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Important “Ban the Box” Policy Basics

“Ban the box” policies exist to discourage employers from making hiring judgment calls based on stigma alone. The idea is for a candidate’s qualifications to be reviewed and considered before conviction/arrest history questions and screenings make their way into the process.

Given that around one-third of Americans have some criminal history, the question “have you ever been arrested for a crime?” would leave a lot of qualified workers fighting the past their entire lives. “Ban the box” gets its name from application questions such as this, which require candidates to check yes or no, often unable to explain their case before being disqualified from further consideration.

 

These policies raise the probability of public employment for those with convictions by four percentage points (30%).

Ban the Box by State

Certain states are restricted, by law, from asking probing criminal history questions on a job application. Here is an outline of the employer “ban the box” observance requirements by the state as of 2021:

Alabama: No law

Alaska: No law

Arizona: No law

Arkansas: No law

California: Employers with 5 or more employees (some variation depending on the city)

Colorado: All employers

Connecticut: All employers (also in effect for sure contractor hires)

Delaware: No law

Florida: No law

Georgia: All employers

Hawaii: All private employers

Idaho: No law

Illinois: Private employers with 15 or more employees (some variation depending on the city)

Indiana: No law (except some contractor hires)

Iowa: No law (some variation depending on the city)

Kansas: No law

Kentucky: No law (except some contractor hires)

Louisiana: No law

Maine: All employers

Maryland: No law (some variation depending on the city)

Massachusetts: All private employers (also in effect for sure contractor hires)

Michigan: All employers with 15 or more employees (some variation depending on the city)

Minnesota: All private employers

Mississippi: No law

Missouri: No law (some variation depending on the city)

Montana: No law

Nebraska: No law

Nevada: No law

New Hampshire: No law

New Jersey: Employers with 15 or more employees over 20 calendar weeks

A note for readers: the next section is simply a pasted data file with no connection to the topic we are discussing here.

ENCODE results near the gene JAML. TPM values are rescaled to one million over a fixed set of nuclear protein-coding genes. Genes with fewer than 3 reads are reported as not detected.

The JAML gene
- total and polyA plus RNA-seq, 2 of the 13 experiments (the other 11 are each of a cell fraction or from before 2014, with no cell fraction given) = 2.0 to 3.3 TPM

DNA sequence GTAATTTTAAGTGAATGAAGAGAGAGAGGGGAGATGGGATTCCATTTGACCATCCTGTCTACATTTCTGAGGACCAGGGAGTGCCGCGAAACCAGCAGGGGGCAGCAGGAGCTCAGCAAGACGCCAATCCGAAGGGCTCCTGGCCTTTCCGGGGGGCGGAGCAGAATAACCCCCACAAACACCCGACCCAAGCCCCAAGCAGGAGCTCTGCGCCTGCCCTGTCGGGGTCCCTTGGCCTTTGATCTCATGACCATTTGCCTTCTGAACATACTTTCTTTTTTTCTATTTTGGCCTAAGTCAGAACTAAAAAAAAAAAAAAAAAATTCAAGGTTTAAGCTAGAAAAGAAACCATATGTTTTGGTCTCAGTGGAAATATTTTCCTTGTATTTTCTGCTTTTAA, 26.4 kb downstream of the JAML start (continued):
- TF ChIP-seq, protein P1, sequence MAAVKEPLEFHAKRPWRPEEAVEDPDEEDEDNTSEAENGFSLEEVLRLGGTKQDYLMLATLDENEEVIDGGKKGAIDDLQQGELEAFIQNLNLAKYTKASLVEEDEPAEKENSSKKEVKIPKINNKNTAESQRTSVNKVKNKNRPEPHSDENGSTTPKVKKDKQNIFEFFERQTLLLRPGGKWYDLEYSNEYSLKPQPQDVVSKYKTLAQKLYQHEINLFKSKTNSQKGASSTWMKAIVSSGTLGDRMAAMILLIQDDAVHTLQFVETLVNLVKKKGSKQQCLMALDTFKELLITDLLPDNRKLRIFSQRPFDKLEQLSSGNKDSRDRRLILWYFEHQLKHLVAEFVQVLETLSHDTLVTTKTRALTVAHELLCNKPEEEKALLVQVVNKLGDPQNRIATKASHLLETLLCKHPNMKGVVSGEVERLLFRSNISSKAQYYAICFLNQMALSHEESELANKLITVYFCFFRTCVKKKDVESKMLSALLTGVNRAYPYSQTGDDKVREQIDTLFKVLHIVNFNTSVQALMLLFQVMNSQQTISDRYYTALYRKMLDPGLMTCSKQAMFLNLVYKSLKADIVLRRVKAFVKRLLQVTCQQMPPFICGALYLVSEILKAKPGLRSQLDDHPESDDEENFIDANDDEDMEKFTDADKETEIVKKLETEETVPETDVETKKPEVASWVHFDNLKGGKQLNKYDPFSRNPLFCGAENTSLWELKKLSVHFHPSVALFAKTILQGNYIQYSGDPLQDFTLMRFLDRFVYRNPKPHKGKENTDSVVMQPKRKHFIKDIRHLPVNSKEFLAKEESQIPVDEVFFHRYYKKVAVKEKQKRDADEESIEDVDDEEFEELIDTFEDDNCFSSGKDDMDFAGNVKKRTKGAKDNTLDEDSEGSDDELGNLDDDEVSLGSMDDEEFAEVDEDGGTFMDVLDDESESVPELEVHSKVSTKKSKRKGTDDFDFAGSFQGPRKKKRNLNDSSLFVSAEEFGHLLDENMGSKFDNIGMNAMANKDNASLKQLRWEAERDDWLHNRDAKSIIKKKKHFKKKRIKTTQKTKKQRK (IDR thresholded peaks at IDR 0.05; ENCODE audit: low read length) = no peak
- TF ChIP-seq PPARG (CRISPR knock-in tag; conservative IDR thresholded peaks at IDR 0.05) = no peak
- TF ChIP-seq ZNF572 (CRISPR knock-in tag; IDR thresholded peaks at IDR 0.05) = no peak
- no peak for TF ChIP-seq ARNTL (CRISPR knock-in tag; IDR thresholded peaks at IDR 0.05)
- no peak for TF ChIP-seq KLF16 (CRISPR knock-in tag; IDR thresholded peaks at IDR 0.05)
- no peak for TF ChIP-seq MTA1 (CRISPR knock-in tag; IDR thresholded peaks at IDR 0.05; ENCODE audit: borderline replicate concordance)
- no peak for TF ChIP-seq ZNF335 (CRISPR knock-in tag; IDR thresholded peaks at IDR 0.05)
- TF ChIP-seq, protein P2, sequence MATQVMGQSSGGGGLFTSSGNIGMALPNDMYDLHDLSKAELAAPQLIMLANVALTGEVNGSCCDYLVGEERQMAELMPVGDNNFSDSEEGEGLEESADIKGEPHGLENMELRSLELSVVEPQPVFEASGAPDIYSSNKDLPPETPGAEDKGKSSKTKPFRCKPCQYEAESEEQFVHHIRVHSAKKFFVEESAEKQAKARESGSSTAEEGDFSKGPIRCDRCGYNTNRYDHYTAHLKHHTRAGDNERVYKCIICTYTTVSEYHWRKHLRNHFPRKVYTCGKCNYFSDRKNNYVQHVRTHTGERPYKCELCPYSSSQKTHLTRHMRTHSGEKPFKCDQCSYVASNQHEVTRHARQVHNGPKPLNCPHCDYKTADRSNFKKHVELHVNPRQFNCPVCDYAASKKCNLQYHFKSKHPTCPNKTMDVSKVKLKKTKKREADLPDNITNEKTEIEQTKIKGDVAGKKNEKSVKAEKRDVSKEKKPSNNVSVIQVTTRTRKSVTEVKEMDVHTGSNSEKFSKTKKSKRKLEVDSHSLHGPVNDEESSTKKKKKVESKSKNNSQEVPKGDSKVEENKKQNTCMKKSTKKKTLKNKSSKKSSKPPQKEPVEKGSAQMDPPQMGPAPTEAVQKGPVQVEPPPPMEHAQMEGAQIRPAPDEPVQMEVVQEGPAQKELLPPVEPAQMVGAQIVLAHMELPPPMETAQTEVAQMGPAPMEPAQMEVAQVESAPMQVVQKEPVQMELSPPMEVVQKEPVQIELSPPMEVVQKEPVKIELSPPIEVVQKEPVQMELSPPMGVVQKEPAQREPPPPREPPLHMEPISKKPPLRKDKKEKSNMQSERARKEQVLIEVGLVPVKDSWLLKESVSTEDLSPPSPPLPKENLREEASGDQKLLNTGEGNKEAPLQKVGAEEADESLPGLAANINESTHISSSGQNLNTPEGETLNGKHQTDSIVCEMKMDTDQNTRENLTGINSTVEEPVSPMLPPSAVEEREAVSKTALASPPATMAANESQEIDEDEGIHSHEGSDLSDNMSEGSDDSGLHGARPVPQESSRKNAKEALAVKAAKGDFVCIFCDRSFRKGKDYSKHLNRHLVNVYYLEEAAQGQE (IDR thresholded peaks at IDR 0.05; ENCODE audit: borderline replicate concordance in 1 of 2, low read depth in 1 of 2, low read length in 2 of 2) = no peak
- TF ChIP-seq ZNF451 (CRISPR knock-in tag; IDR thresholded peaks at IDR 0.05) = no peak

New Mexico: All private employers

New York: No law (some variation depending on the city)

North Carolina: No law

North Dakota: No law

Ohio: No law

Oklahoma: No law

Oregon: All private employers (some variation depending on the city)

Pennsylvania: No law (some variation depending on the city)

Rhode Island: Employers with 4 or more employees

South Carolina: No law

South Dakota: No law

Tennessee: No law

Texas: No law (some variation depending on the city)

Utah: No law

Vermont: All private employers

Virginia: No law

Washington: All private employers (some variation depending on the city)

West Virginia: No law

Wisconsin: No law (except some contractor hires)

Wyoming: No law

Supplementary Legislation

Ironically, the federal government was one of the last to this dance. Until April of 2019, the Fair Chance Act was reported to the Senate. The purpose of this legislation, using its own words, is to:

“prohibit Federal agencies and Federal contractors from requesting that an applicant for employment disclose criminal history record information before the applicant has received a conditional offer, and for other purposes.”

The Fair Chance Act enforces “ban the box” policies within federal agencies and federally-contracted organizations.

What Are the Effects of these Policies? 

According to a Harvard publication, these bans have increased employment in high-crime areas by as much as 4 percent. It is an influential figure when scaled and applied to the whole nation.

It has also been noted that many employers have responded to such bans by raising experience requirements which have negatively impacted some. There is also a possibility that women, who are less likely to be convicted of crimes, may generally be negatively affected by these policies. However, this claim is still under study.

While some research does not support the efficacy of “ban the box” policies, they are generally favored, backed by law in many states and federal workplace environments. It seems as though the winds are blowing more in the direction of implementation than withdrawal when it comes to “ban the box” practices. 

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